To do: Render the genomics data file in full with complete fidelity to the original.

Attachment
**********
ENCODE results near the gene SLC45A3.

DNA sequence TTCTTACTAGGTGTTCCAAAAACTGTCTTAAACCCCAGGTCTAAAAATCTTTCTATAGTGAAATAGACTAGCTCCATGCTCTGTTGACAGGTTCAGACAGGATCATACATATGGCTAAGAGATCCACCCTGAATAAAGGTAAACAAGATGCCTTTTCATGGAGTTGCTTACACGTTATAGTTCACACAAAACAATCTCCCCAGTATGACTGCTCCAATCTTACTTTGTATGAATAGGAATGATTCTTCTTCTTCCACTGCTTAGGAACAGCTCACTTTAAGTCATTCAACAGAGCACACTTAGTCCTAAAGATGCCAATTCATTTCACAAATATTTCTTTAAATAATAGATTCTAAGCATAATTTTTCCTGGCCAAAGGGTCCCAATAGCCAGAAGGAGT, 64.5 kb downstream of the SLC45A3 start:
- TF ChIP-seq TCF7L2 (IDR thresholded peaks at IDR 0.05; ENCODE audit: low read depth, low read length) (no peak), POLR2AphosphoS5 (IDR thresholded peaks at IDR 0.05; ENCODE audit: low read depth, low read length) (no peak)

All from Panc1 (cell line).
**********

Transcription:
ENCODE results near the gene SLC45A3.

DNA sequence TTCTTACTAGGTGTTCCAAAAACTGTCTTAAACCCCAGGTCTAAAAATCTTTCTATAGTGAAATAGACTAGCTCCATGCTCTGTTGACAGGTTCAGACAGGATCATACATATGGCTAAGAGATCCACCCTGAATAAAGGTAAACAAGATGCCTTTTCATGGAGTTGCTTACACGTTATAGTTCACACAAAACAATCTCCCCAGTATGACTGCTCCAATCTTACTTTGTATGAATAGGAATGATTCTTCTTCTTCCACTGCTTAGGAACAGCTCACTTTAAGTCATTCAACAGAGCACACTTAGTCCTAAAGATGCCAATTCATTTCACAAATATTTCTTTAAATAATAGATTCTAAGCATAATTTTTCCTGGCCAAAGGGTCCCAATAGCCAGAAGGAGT, 64.5 kb downstream of the SLC45A3 start:
- TF ChIP-seq TCF7L2 (IDR thresholded peaks at IDR 0.05; ENCODE audit: low read depth, low read length) (no peak), POLR2AphosphoS5 (IDR thresholded peaks at IDR 0.05; ENCODE audit: low read depth, low read length) (no peak)

All from Panc1 (cell line).